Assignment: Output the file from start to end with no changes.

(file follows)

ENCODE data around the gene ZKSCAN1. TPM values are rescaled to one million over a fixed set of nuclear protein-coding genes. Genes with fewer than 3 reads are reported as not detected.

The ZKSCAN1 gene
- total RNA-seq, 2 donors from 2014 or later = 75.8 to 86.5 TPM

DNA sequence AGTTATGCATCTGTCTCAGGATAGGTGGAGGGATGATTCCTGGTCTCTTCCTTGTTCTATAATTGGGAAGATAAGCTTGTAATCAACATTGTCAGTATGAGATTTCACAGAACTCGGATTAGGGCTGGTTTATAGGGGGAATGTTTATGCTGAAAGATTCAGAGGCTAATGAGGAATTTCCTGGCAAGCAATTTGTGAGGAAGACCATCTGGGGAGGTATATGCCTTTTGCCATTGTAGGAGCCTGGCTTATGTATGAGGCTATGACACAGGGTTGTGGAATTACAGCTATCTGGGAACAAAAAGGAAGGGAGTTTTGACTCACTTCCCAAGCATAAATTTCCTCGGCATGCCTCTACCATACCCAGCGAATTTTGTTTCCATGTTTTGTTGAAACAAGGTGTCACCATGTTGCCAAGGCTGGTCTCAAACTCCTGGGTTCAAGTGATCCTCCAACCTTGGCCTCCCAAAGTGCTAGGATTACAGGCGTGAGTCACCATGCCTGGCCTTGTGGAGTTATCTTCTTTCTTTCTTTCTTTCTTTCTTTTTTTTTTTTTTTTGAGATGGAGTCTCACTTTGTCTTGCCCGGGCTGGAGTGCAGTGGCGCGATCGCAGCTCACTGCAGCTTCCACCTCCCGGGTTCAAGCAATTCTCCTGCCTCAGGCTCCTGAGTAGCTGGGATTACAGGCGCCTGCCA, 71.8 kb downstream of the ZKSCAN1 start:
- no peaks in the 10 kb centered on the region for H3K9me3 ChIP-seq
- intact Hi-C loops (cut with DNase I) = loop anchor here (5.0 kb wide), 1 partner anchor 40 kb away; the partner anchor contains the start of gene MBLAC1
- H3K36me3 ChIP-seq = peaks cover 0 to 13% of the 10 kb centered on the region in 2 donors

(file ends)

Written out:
ENCODE data around the gene ZKSCAN1. TPM values are rescaled to one million over a fixed set of nuclear protein-coding genes. Genes with fewer than 3 reads are reported as not detected.

The ZKSCAN1 gene
- total RNA-seq, 2 donors from 2014 or later = 75.8 to 86.5 TPM

DNA sequence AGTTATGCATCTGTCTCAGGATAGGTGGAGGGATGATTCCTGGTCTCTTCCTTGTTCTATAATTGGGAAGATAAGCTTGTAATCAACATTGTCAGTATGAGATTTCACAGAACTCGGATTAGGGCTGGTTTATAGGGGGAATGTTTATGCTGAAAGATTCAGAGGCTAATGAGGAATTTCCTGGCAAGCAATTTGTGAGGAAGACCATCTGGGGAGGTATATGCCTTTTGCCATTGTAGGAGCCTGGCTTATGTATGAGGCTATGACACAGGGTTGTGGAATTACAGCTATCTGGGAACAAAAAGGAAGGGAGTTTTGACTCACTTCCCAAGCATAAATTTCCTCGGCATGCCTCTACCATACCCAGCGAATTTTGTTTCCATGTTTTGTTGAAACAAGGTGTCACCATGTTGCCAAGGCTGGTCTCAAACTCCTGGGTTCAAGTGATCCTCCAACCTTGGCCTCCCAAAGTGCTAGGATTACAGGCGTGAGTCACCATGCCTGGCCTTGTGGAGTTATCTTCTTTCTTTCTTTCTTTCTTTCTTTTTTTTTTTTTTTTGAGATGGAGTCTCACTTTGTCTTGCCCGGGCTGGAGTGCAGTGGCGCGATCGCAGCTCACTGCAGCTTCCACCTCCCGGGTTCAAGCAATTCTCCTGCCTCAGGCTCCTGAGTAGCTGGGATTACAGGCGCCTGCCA, 71.8 kb downstream of the ZKSCAN1 start:
- no peaks in the 10 kb centered on the region for H3K9me3 ChIP-seq
- intact Hi-C loops (cut with DNase I) = loop anchor here (5.0 kb wide), 1 partner anchor 40 kb away; the partner anchor contains the start of gene MBLAC1
- H3K36me3 ChIP-seq = peaks cover 0 to 13% of the 10 kb centered on the region in 2 donors